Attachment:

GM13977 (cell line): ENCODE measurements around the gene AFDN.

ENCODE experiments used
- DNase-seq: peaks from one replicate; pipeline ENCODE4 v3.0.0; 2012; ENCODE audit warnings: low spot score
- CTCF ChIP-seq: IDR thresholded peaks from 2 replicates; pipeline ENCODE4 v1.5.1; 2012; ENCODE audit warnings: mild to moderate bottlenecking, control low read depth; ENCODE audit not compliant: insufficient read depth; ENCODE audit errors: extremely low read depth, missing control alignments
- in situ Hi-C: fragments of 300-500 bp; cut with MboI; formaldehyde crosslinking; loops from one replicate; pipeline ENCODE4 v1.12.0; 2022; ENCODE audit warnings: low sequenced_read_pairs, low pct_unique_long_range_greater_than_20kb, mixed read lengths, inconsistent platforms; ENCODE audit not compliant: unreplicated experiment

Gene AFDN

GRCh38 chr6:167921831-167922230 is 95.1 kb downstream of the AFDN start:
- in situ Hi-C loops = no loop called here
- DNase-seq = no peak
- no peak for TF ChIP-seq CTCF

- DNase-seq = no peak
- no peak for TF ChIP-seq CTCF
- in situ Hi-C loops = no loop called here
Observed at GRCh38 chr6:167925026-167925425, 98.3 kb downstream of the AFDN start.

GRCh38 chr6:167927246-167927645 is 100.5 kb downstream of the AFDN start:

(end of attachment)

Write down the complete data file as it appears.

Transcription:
GM13977 (cell line): ENCODE measurements around the gene AFDN.

ENCODE experiments used
- DNase-seq: peaks from one replicate; pipeline ENCODE4 v3.0.0; 2012; ENCODE audit warnings: low spot score
- CTCF ChIP-seq: IDR thresholded peaks from 2 replicates; pipeline ENCODE4 v1.5.1; 2012; ENCODE audit warnings: mild to moderate bottlenecking, control low read depth; ENCODE audit not compliant: insufficient read depth; ENCODE audit errors: extremely low read depth, missing control alignments
- in situ Hi-C: fragments of 300-500 bp; cut with MboI; formaldehyde crosslinking; loops from one replicate; pipeline ENCODE4 v1.12.0; 2022; ENCODE audit warnings: low sequenced_read_pairs, low pct_unique_long_range_greater_than_20kb, mixed read lengths, inconsistent platforms; ENCODE audit not compliant: unreplicated experiment

Gene AFDN

GRCh38 chr6:167921831-167922230 is 95.1 kb downstream of the AFDN start:
- in situ Hi-C loops = no loop called here
- DNase-seq = no peak
- no peak for TF ChIP-seq CTCF

- DNase-seq = no peak
- no peak for TF ChIP-seq CTCF
- in situ Hi-C loops = no loop called here
Observed at GRCh38 chr6:167925026-167925425, 98.3 kb downstream of the AFDN start.

GRCh38 chr6:167927246-167927645 is 100.5 kb downstream of the AFDN start: